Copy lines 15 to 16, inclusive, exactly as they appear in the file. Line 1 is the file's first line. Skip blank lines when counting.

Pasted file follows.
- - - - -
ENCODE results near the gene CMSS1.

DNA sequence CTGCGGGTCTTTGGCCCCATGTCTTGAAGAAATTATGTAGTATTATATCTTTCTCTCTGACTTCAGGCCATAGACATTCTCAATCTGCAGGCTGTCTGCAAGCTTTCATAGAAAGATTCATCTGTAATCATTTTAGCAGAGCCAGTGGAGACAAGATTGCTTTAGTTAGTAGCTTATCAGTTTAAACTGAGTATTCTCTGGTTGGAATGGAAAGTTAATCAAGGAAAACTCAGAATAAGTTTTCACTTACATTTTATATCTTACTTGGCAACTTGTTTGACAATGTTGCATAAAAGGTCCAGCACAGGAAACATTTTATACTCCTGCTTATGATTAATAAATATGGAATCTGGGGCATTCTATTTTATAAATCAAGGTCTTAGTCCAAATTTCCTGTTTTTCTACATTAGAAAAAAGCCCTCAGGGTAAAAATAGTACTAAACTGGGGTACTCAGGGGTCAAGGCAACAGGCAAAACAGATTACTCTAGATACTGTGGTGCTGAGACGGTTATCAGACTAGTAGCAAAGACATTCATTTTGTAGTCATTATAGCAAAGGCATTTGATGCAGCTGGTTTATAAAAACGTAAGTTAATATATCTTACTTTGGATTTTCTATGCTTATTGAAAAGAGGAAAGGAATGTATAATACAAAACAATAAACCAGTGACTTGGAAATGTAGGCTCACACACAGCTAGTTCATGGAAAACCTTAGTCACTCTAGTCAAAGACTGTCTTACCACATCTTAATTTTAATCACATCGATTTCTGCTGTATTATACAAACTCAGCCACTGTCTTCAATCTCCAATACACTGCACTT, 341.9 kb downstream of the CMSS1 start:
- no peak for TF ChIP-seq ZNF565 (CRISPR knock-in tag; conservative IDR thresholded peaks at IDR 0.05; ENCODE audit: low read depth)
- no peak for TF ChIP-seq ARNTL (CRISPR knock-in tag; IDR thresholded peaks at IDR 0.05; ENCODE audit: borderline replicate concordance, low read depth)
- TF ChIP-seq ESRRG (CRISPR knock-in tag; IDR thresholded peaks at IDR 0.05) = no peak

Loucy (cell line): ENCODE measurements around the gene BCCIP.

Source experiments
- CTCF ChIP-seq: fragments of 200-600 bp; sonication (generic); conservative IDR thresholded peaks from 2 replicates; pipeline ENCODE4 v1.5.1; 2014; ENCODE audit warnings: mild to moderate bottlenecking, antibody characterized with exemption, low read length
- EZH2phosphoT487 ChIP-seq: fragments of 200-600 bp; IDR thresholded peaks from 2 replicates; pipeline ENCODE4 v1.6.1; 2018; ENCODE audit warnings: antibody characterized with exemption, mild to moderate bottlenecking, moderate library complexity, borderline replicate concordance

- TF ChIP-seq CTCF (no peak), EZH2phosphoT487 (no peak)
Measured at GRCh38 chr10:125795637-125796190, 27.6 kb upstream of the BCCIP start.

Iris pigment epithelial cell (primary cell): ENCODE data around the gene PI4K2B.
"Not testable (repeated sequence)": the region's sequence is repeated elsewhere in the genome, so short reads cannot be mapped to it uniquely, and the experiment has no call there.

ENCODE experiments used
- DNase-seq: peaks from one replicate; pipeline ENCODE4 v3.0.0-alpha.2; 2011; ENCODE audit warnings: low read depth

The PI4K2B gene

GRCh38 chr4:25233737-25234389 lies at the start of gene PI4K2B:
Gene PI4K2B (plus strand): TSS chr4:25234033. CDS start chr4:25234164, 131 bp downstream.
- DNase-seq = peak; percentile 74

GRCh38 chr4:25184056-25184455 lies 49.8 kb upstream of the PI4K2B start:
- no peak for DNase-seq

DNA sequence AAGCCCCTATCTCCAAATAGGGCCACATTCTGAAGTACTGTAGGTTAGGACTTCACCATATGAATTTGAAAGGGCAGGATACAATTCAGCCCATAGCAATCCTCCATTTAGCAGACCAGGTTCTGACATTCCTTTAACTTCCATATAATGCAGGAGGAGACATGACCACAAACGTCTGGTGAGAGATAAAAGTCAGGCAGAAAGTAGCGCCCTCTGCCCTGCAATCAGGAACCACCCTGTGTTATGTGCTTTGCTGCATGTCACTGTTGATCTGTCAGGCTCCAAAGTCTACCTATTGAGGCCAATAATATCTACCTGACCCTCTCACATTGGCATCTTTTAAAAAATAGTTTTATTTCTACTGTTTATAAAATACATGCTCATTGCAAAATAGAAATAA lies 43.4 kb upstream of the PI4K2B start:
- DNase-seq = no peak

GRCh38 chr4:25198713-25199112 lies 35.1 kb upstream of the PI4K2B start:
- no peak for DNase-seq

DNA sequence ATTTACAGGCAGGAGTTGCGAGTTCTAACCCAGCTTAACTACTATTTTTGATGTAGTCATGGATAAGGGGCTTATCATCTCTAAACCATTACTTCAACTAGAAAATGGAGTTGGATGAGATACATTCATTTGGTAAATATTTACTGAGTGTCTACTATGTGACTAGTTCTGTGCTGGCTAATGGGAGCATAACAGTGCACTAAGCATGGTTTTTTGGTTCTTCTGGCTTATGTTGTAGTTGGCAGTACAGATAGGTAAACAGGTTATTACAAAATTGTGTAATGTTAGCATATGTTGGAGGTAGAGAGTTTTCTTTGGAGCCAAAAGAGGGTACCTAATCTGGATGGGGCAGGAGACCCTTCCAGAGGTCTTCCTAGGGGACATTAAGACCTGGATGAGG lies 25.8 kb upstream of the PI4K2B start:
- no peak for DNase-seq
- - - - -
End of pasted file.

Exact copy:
- DNase-seq: peaks from one replicate; pipeline ENCODE4 v3.0.0-alpha.2; 2011; ENCODE audit warnings: low read depth

The PI4K2B gene